Rebellion Is Justified!: Reactionary Student Movements under Socialism and Revisionism

Tuesday, June 6

Reactionary Student Movements under Socialism and Revisionism

Recently, I have been studying the ways in which student movements were used to topple the revisionist regimes in Eastern Europe in 1989, as well as how earlier right-wing student movements were aimed at subverting real socialism. Though the states in the region were not socialist in nature in 1989, I believe that the experience in these countries has implications for future socialist experience.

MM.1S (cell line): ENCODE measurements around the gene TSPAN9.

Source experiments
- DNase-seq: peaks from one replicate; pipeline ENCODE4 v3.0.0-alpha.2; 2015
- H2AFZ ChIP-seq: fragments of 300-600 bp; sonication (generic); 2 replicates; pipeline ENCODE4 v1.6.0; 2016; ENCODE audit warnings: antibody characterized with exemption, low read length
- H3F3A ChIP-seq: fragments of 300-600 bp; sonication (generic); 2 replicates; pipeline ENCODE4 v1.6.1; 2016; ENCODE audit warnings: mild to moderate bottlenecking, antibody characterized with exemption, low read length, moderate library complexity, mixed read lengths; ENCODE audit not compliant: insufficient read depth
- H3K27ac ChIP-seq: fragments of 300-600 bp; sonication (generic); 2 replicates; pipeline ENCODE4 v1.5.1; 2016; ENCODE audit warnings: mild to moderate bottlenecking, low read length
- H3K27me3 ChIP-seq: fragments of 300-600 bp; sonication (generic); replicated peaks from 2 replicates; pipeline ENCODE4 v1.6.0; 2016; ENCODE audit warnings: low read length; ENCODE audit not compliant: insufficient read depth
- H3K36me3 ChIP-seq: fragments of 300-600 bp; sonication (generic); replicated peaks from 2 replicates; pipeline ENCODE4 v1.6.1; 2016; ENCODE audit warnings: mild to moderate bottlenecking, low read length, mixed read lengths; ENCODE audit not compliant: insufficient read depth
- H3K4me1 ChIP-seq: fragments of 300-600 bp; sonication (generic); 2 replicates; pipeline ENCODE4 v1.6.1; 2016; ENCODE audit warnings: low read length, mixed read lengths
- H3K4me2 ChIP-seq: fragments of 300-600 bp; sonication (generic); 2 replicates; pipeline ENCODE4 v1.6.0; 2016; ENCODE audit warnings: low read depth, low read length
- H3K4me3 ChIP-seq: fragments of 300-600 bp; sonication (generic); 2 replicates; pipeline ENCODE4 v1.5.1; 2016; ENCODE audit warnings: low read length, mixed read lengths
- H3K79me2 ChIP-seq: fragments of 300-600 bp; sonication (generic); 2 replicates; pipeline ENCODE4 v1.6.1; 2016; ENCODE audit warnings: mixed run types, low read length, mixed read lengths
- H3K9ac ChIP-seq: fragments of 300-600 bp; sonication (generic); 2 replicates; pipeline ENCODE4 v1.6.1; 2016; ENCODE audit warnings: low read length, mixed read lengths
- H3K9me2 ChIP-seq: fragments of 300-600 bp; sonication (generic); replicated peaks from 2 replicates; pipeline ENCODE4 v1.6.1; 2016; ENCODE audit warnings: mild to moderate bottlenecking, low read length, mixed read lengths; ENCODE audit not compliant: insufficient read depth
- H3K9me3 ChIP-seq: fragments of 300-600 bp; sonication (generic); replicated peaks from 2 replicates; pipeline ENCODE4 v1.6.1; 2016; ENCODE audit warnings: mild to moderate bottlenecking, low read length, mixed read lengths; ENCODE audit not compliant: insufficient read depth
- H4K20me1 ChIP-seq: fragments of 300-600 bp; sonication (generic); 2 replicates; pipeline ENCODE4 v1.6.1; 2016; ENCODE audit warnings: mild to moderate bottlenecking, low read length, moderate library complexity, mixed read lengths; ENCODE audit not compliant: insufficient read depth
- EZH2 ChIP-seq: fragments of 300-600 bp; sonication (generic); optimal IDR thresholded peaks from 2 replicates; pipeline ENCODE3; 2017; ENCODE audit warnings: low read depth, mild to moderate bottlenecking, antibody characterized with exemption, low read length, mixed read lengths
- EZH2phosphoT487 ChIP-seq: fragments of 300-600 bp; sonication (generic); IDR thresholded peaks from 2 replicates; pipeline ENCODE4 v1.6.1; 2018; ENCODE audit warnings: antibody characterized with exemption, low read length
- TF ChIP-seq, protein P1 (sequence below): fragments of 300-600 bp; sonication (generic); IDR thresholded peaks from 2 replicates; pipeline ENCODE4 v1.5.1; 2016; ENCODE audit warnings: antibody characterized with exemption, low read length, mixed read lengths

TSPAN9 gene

After Khrushchev attacked Stalin and the bulk of Soviet socialist experience in 1956, old and new reactionaries throughout the socialist countries (most of which were now in the process of restoring capitalism) took this as a signal and opening to attack the whole edifice of socialism, albeit sometimes under a “socialist” cover. The Hungarian events of 1956 are the most extreme expression of this. In this case, communists were viciously persecuted, Marxist books were burned, old fascists appeared openly and attacked police and state officials, reactionary clergy mobilized their flocks to loot and burn, and so on. In China during 1956, Mao had called for “one hundred flowers to bloom, one hundred schools of thought to contend.” The bourgeois rightists took advantage of this to agitate against the basic constitutional premises of socialism in China. Their aim was to replicate the Hungarian events in China. Mao quickly launched a campaign against the rightists, and made clear that democracy was for the people, but the organs of state power would defend socialism when contradictions with political elements became antagonistic in nature. By doing so, he maintained the political initiative for the communists in Chinese society, while in the European countries, which were changing color, the parties were politically and ideologically passive, failing to mobilize the masses and instead relying on secret police and law enforcement measures alone.